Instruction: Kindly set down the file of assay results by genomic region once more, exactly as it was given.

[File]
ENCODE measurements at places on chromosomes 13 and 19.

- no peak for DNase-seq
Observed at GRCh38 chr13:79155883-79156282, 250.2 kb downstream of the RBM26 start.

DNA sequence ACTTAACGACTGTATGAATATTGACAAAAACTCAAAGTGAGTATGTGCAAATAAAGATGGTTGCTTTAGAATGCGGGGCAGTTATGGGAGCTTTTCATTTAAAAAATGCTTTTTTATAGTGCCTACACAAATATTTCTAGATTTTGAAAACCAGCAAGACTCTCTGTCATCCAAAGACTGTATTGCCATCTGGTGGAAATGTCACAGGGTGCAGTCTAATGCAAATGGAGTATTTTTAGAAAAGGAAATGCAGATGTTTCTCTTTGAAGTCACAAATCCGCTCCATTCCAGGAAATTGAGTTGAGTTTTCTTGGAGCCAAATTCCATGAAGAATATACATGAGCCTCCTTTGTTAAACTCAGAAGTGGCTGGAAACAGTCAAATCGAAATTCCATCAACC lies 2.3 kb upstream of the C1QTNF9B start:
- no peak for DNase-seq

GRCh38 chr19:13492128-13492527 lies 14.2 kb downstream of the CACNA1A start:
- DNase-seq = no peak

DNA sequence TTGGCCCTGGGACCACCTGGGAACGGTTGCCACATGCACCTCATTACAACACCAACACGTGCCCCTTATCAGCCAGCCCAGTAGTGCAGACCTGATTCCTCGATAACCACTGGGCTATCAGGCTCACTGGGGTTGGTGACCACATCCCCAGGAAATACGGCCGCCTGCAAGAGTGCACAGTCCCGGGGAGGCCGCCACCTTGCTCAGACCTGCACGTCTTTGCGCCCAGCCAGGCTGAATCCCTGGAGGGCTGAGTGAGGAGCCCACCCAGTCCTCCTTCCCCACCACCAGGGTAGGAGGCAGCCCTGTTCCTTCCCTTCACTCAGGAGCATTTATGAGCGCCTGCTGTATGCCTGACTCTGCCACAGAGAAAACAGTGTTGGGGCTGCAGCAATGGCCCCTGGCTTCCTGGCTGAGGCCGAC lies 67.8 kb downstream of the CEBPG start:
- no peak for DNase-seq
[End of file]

ENCODE measurements at places on chromosomes 13 and 19.

- no peak for DNase-seq
Observed at GRCh38 chr13:79155883-79156282, 250.2 kb downstream of the RBM26 start.

DNA sequence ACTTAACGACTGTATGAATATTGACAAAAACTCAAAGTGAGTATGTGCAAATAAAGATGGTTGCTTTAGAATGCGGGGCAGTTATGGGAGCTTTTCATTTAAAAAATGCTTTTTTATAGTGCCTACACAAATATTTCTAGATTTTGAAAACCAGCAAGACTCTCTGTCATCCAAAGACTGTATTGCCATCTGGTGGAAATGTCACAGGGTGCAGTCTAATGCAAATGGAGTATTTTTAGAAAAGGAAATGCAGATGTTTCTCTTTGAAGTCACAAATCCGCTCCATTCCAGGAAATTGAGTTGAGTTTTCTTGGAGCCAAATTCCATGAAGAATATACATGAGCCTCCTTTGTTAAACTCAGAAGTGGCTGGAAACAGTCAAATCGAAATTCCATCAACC lies 2.3 kb upstream of the C1QTNF9B start:
- no peak for DNase-seq

GRCh38 chr19:13492128-13492527 lies 14.2 kb downstream of the CACNA1A start:
- DNase-seq = no peak

DNA sequence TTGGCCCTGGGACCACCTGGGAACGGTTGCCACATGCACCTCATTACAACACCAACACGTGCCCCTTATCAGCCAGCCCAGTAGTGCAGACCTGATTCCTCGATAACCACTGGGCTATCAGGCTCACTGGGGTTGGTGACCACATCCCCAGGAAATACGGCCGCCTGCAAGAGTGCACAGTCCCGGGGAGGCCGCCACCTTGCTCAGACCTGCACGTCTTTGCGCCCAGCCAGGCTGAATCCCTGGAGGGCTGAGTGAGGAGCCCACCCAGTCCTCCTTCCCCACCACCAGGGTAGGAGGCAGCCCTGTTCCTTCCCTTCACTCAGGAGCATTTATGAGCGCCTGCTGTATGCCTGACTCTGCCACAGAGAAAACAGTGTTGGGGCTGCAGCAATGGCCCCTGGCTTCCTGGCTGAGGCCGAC lies 67.8 kb downstream of the CEBPG start:
- no peak for DNase-seq